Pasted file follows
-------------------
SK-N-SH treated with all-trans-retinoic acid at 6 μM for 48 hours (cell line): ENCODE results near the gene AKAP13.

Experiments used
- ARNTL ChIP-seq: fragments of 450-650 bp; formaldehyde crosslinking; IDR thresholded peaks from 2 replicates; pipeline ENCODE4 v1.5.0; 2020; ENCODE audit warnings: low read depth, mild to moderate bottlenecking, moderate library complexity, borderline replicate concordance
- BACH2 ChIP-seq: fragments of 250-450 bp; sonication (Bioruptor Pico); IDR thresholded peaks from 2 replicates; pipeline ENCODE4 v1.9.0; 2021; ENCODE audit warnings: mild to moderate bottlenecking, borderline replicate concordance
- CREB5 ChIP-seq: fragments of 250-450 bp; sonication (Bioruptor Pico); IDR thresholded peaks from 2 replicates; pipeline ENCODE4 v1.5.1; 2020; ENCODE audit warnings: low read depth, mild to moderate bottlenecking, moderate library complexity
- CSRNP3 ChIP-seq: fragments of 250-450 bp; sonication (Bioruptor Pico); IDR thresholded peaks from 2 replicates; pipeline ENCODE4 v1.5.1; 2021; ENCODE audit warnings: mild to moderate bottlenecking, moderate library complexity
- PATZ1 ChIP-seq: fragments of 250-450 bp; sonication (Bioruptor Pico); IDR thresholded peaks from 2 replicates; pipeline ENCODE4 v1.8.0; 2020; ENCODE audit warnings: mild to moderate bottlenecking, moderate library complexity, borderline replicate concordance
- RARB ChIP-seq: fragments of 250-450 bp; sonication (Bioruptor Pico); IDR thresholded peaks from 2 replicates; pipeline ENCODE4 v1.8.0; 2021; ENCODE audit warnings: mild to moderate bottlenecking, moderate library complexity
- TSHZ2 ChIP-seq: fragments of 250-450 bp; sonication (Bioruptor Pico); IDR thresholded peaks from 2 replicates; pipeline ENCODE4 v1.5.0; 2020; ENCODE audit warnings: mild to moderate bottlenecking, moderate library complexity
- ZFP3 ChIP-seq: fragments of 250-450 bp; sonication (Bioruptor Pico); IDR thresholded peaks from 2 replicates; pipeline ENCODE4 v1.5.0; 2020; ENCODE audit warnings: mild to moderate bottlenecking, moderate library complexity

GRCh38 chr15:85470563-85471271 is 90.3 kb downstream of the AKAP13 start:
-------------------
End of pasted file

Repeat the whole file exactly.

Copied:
SK-N-SH treated with all-trans-retinoic acid at 6 μM for 48 hours (cell line): ENCODE results near the gene AKAP13.

Experiments used
- ARNTL ChIP-seq: fragments of 450-650 bp; formaldehyde crosslinking; IDR thresholded peaks from 2 replicates; pipeline ENCODE4 v1.5.0; 2020; ENCODE audit warnings: low read depth, mild to moderate bottlenecking, moderate library complexity, borderline replicate concordance
- BACH2 ChIP-seq: fragments of 250-450 bp; sonication (Bioruptor Pico); IDR thresholded peaks from 2 replicates; pipeline ENCODE4 v1.9.0; 2021; ENCODE audit warnings: mild to moderate bottlenecking, borderline replicate concordance
- CREB5 ChIP-seq: fragments of 250-450 bp; sonication (Bioruptor Pico); IDR thresholded peaks from 2 replicates; pipeline ENCODE4 v1.5.1; 2020; ENCODE audit warnings: low read depth, mild to moderate bottlenecking, moderate library complexity
- CSRNP3 ChIP-seq: fragments of 250-450 bp; sonication (Bioruptor Pico); IDR thresholded peaks from 2 replicates; pipeline ENCODE4 v1.5.1; 2021; ENCODE audit warnings: mild to moderate bottlenecking, moderate library complexity
- PATZ1 ChIP-seq: fragments of 250-450 bp; sonication (Bioruptor Pico); IDR thresholded peaks from 2 replicates; pipeline ENCODE4 v1.8.0; 2020; ENCODE audit warnings: mild to moderate bottlenecking, moderate library complexity, borderline replicate concordance
- RARB ChIP-seq: fragments of 250-450 bp; sonication (Bioruptor Pico); IDR thresholded peaks from 2 replicates; pipeline ENCODE4 v1.8.0; 2021; ENCODE audit warnings: mild to moderate bottlenecking, moderate library complexity
- TSHZ2 ChIP-seq: fragments of 250-450 bp; sonication (Bioruptor Pico); IDR thresholded peaks from 2 replicates; pipeline ENCODE4 v1.5.0; 2020; ENCODE audit warnings: mild to moderate bottlenecking, moderate library complexity
- ZFP3 ChIP-seq: fragments of 250-450 bp; sonication (Bioruptor Pico); IDR thresholded peaks from 2 replicates; pipeline ENCODE4 v1.5.0; 2020; ENCODE audit warnings: mild to moderate bottlenecking, moderate library complexity

GRCh38 chr15:85470563-85471271 is 90.3 kb downstream of the AKAP13 start: